Aha! Moment Monday
I got accused of being a people-pleaser the other day. I say ‘accused’ because the label implies that one behaves in a way solely to garner recognition and appreciation. While I totally admit that being the inspiration to, or support for, another human gives me great joy, my motivation to do “good” is intrinsic. I’m detached from the outcome of my gifts but I admit there is a little piece of me that is open to a “thank you” of some description.
What about you?
If you held the door for someone, picked up something they dropped, ran an errand on their behalf, collected their kid from school, hosted dinner, volunteered for their organization, gave them a kick-ass referral, went to bat for them, mailed them sought-after tickets to an event, sponsored them, made a pivotal introduction, stayed late to help finish their work, awarded them with a contract, or in some way went out of your way to support them, would you expect a “thank you”? Is it a social thing or a recognition thing?
Perhaps there are different levels of “gifts” that might be perceived as requiring different levels of appreciation. BIG gifts usually are met with overwhelming recognition. My friend, Peggy, enthusiastically and frequently thanks her husband for marrying her. It’s ironic because I’m sure Peggy is the woman of many men’s dreams and I know her husband feels like he’s the lucky one, but Peggy is abundantly aware that she and her husband are an awesome team and for that, and him, she is profoundly and openly thankful. Neither of them married the other solely to be appreciated – silly to think – but how nice is it that she candidly states her gratitude?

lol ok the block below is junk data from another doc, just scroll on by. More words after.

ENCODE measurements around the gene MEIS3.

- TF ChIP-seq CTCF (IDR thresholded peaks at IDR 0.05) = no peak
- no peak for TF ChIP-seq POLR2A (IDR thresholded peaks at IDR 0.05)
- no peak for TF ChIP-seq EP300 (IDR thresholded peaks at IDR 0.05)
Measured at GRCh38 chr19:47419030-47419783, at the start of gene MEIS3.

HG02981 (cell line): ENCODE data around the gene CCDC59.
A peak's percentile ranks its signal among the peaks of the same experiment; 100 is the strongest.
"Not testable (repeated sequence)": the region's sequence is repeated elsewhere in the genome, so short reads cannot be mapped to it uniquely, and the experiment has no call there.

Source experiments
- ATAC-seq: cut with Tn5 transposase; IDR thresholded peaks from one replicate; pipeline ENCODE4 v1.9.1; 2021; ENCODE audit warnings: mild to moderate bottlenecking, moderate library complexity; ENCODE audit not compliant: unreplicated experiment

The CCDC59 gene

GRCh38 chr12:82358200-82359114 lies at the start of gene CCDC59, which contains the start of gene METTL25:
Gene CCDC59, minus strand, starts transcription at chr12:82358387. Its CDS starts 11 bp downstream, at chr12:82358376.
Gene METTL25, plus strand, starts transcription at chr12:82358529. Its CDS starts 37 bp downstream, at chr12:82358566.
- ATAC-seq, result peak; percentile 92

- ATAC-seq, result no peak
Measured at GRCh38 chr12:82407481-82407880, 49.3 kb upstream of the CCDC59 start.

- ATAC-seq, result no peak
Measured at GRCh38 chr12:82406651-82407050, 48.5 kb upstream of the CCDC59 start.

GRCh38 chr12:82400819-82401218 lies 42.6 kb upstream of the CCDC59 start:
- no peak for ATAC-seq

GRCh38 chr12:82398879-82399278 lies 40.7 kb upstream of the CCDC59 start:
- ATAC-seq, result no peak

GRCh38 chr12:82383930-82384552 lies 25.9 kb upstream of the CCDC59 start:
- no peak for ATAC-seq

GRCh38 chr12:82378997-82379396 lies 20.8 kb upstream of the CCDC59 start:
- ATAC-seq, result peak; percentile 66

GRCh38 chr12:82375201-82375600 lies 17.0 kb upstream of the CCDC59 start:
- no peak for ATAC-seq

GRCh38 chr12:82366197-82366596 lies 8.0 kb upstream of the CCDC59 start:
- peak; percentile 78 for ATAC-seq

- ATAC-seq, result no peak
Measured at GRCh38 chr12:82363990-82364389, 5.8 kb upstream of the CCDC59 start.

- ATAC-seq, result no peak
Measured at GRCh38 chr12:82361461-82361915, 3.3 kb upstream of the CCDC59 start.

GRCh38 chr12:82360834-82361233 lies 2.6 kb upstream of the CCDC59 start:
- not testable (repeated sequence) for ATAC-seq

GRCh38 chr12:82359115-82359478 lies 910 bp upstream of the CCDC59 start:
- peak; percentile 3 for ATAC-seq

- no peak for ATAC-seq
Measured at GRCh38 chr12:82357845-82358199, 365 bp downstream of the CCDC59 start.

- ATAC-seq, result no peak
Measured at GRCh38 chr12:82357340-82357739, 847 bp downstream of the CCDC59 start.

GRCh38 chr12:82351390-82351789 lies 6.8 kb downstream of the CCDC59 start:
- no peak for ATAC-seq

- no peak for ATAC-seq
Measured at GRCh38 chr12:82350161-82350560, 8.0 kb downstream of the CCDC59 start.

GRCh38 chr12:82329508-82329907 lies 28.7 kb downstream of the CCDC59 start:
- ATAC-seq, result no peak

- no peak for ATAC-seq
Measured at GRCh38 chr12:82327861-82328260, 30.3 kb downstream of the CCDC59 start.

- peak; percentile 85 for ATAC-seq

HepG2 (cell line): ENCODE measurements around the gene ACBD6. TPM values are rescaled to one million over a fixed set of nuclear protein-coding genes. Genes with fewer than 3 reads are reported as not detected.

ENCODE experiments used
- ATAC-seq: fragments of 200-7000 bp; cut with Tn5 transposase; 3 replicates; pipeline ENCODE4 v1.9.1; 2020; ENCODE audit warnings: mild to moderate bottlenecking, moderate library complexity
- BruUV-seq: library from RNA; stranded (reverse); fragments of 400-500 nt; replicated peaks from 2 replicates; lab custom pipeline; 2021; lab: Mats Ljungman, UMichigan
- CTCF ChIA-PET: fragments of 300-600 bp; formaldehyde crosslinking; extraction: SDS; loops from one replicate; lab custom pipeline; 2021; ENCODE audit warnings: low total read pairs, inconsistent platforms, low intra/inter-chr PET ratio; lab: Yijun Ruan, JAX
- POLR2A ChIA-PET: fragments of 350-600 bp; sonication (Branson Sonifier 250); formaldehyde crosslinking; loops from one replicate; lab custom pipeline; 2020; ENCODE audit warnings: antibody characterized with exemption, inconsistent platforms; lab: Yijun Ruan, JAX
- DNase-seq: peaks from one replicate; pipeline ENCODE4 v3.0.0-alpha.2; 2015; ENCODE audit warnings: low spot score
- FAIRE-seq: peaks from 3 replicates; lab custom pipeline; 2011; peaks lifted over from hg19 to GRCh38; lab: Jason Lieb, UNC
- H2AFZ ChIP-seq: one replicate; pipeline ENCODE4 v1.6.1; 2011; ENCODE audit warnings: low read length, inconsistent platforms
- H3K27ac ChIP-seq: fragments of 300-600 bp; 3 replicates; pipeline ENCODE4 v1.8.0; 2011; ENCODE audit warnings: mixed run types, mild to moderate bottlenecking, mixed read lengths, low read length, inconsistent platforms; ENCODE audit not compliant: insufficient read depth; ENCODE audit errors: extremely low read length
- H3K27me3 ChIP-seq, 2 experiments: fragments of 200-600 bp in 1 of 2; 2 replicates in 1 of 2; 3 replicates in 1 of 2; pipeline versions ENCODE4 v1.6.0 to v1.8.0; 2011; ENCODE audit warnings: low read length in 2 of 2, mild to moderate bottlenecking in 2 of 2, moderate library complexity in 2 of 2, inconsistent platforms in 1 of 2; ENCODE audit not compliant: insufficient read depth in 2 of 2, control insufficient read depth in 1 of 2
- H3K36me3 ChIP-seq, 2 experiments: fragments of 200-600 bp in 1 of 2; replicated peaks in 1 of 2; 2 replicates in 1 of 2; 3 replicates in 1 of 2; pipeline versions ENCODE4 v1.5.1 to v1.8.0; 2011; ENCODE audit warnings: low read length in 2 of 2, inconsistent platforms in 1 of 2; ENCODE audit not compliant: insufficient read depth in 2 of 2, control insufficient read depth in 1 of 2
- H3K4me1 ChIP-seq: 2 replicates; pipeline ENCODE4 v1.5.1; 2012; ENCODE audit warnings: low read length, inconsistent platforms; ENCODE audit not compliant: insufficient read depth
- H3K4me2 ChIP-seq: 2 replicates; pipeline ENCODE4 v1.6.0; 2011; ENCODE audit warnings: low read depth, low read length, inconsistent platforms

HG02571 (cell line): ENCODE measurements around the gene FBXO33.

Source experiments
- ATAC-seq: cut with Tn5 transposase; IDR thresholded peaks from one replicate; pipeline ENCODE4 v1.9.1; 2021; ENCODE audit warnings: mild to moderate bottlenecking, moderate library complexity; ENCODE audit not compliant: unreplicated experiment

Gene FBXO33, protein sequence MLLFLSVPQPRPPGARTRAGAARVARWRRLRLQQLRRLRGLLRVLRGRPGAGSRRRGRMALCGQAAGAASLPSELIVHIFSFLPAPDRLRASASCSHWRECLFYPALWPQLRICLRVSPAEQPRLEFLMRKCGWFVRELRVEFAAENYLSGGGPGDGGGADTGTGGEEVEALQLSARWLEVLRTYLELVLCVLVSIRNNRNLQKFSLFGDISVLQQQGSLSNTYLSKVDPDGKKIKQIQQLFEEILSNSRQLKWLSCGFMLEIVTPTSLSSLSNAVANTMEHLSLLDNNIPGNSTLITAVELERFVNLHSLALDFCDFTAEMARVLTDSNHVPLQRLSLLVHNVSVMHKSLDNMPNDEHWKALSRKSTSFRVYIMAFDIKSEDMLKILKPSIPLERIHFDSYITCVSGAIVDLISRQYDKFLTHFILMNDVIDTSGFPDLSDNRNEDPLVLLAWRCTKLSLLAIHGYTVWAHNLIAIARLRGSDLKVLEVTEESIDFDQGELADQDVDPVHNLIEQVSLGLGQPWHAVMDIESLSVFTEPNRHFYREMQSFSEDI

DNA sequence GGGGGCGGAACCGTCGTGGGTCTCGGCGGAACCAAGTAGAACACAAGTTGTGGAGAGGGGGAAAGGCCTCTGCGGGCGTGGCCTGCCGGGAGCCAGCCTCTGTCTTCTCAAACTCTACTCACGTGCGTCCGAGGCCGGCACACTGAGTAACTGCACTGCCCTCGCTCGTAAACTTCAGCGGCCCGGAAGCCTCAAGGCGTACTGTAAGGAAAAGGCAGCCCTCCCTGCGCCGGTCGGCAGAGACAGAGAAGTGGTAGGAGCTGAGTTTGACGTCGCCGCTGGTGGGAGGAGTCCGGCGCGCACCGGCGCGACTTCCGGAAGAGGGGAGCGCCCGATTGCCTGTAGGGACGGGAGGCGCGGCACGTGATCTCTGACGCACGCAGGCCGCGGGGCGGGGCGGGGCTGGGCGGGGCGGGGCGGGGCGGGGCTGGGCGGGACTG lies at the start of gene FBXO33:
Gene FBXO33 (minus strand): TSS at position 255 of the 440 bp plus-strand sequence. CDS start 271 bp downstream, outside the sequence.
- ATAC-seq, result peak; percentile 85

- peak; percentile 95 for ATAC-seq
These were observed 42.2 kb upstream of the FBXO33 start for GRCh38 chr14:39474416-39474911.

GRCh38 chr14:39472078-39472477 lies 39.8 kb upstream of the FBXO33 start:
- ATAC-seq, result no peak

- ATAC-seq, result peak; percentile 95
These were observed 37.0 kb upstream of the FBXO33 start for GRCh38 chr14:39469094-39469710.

I used to employ a graphic designer that at the end of every work day she would poke her head in my office and say “thank you”. She was a great addition to our team and every day expressed her appreciation for the opportunity to be so.
There are many gifts exchanged that go unrecognized. When we choose to not take time to express thanks, are we silently belittling the value of another?
Aha! ~ Saying “thank you” acknowledges that no person is an island.
We are an interdependent society and no person or their time is less valuable than another’s. Some may think there is a difference amongst us because of stature, acclaim, fortune or fame – that one committee member, board member, team member or family member is more important than another – but we’re all a cog in the master wheel. We all contribute and are the recipients of the contributions of many.
Yes, proper recognition takes time and effort but in this time-deprived society it’s even more important to recognize that everyone has a choice as to how to behave. When they choose to honor you in some way, acknowledging their choice with a “thank you” completes the circle by responding with an element of your time.
Gift-giving season is upon us. Be generous with your list.
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